How Social Changes in China Can Have Big Effects on Your Business

News Flash #1:

The maker of Apple's iPhone, Foxconn, a Taiwanese-owned company with major manufacturing facilities in China, made top headlines in the past few days as riots broke out inside one of its factories in China. It started with a scuffle with the security guards and some young workers. It then boiled over to involve more workers that took violent actions to express their frustration and displeasure at the security guards and eventually took 5000 police officers to quell the riot. The factory was closed temporarily as a result.

News Flash #2:

One of the biggest news that everyone in China was talking about in the last few weeks is the contentious dispute with Japan over a group of uninhabited islands called DiaoYuDao. China, Japan and Taiwan all have claimed it to be theirs, and suddenly the Japanese government purchased the island from its private owner and "nationalized" it. This prompted national outcry in China over Japan's "invasion of Chinese territory". One of the surprising developments of this incident is that the population reacted so strongly that it appeared to have had an effect in pushing the Chinese government to take a firmer stance on the issue. While the dispute is still going on, Japan admits it at least had underestimated the strong response from China.

These events highlight the ever-changing society in China today, not just economically, but also socially. And understanding these social trends is a critical part of doing business with China.

Generational Cultural Difference

Behind the Foxconn incident are the growing generational cultural differences in China today. The younger generation labor force is increasingly emboldened to express their opinions and standing up to injustices. These workers are usually in their early twenties and have grown up in the economic boom time that offered new opportunities as well as new ideas. They are less docile and less willing to accept the rigid and tough working conditions than the older generations. In addition, especially for those who have gained some work experience, the labor shortage in China also allows them more freedom to pursue better opportunities.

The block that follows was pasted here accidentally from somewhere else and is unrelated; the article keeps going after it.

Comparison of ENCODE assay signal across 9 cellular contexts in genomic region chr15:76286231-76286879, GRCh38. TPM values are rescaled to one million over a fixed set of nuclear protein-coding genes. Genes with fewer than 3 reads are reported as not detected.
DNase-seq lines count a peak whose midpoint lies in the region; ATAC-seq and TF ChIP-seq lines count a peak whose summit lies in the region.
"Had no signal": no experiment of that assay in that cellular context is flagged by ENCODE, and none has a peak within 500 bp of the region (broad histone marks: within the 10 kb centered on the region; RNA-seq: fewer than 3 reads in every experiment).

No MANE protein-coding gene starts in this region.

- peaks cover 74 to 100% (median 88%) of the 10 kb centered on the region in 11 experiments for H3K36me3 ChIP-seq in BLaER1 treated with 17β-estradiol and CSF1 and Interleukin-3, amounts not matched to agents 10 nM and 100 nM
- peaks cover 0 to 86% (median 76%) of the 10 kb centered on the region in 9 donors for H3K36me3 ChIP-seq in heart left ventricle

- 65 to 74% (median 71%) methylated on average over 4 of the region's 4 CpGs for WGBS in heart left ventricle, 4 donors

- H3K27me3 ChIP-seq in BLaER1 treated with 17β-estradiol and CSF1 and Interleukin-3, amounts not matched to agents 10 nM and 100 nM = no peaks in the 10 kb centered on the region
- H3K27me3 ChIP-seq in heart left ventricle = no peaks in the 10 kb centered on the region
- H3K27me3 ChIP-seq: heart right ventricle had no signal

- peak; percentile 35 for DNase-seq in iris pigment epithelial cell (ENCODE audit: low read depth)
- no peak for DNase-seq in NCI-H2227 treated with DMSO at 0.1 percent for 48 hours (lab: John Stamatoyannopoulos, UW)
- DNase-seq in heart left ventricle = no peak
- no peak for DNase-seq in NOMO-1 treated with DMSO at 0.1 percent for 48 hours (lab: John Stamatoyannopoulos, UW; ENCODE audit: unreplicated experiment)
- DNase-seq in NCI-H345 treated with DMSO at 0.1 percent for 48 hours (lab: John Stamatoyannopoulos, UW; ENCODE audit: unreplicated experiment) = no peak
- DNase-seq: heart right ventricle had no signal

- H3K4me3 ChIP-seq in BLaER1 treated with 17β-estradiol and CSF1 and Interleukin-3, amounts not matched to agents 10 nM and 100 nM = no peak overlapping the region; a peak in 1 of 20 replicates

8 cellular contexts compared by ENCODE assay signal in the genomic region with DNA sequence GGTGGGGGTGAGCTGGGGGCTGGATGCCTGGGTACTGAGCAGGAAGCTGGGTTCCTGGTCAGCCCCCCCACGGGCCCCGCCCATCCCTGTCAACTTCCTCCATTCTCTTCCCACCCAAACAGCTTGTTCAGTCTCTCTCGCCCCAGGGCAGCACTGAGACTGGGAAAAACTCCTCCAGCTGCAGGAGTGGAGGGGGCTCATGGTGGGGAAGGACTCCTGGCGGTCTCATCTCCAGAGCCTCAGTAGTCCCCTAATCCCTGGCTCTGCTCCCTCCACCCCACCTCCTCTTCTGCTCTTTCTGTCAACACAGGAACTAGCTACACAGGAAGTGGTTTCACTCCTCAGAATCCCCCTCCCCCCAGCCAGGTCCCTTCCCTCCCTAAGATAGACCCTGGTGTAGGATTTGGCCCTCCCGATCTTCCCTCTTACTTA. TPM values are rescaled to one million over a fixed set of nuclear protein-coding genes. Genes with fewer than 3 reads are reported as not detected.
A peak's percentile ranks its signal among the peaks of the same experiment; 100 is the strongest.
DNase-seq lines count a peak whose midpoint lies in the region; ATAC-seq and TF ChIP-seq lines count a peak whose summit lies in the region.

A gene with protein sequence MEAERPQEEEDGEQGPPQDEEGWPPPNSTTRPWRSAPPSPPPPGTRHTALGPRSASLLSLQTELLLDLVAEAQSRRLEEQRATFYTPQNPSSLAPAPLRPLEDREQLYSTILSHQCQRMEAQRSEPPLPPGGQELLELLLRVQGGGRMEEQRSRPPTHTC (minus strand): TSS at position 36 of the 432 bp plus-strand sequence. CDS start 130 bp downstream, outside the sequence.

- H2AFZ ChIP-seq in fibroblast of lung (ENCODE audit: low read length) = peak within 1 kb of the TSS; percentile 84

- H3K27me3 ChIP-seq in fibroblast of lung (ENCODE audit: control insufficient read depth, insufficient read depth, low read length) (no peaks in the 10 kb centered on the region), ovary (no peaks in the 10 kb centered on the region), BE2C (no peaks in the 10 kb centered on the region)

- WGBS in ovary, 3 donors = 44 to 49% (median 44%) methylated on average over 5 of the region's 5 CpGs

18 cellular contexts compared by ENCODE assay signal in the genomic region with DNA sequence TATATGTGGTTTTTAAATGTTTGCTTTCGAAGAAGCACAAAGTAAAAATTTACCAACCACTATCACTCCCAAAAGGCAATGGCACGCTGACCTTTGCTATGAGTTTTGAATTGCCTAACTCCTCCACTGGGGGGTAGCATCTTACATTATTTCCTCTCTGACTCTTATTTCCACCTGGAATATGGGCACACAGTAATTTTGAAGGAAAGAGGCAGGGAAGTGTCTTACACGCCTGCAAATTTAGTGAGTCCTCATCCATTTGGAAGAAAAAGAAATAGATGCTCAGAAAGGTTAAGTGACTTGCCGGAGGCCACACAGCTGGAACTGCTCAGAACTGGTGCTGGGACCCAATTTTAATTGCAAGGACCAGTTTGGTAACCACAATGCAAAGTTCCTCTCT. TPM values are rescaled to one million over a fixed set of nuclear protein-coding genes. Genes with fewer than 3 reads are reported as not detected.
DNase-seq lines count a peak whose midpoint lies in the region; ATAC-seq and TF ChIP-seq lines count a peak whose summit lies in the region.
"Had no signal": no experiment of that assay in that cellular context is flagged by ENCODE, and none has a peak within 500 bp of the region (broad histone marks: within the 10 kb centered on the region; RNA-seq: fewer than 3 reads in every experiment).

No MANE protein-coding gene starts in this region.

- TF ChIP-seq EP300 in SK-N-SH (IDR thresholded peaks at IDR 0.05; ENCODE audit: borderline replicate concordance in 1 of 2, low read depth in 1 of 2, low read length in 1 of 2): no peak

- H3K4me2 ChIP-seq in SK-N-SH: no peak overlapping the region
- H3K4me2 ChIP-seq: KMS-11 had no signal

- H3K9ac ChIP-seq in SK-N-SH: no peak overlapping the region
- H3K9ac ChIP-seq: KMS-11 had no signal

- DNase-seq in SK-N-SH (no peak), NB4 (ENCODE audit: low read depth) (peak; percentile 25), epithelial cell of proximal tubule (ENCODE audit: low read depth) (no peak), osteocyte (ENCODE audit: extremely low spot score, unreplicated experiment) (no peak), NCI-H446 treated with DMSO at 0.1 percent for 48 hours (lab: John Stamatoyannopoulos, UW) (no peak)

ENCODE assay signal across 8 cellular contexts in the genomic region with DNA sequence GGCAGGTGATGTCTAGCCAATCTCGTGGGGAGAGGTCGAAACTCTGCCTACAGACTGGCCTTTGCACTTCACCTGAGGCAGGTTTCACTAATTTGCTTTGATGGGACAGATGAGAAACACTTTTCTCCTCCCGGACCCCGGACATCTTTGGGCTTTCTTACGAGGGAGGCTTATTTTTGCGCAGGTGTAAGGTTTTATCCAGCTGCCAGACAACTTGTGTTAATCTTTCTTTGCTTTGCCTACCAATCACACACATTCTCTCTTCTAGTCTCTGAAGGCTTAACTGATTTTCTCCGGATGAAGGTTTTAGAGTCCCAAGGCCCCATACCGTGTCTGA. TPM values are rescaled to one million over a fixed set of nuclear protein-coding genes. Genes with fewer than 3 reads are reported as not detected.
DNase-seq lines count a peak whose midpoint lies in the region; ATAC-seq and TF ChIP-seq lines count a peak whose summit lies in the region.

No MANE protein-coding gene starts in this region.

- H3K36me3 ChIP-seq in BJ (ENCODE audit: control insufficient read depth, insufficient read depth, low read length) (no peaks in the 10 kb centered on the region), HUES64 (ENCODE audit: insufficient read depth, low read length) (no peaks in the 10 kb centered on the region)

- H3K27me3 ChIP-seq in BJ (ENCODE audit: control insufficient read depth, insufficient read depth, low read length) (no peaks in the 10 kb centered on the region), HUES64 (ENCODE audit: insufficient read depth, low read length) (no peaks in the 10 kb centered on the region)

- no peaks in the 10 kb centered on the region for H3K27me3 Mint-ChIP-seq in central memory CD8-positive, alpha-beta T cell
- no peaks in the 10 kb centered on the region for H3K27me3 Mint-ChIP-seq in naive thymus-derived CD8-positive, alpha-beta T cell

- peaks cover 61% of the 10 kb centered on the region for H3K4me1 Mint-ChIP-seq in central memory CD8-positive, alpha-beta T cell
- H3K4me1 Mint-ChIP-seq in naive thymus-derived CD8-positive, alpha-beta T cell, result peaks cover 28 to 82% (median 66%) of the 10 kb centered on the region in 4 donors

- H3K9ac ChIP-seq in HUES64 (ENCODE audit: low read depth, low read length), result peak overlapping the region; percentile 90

Such phenomenon has direct implications for foreign business' supply chains in China. Cost of labor may rise unexpectedly as a result of the factory yielding to pressure from the workers and the public. Productions may be interrupted when incidents happen. And more measures may need to be put in place to retain highly skilled workers. Whether your company is directly dealing with the Chinese suppliers or through an intermediary company, trends like this may have a direct impact on your sourcing cost.

 People Driving Change

While it appears that anyone who challenges China's political systems are facing more harsh punishments these days, there is a more positive development in China that allows common people to drive small social changes.  In China today, the general population has more outlets to voice their opinions about daily life and current events than they've ever had before. Micro blog sites and popular online portals play an instrumental role in driving this change. The government keeps a watchful eye but does not often interfere as long as the topics are not "politically sensitive".

The outcome of incidents like this can be quite unexpected for businesses. The negative sentiment towards Japan has already forced some Japanese companies to close their retail stores and offices in China. Though Japan touches a particularly sensitive nerve with the Chinese as a result of its invasion in China during World War II, other countries are not immune either.   The U.S. and China have always had an often-rocky political relationship depending on which way the wind blows. This can also translate into a hot-and-cold shift in consumer sentiment and loyalty towards U.S. businesses and goods .


There is little argument that China offers one of the most stable and safe investing environments in the world today. At the same time, as the Daoism teaching goes - change is constant and one must follow the "Way". Social changes in China can have big effects on foreign business in China. Keeping in touch with the trends, and putting in place risk management measures can give you just the edge you need to secure your supply chain, local sales and even talents that all foreign businesses sorely need in China.


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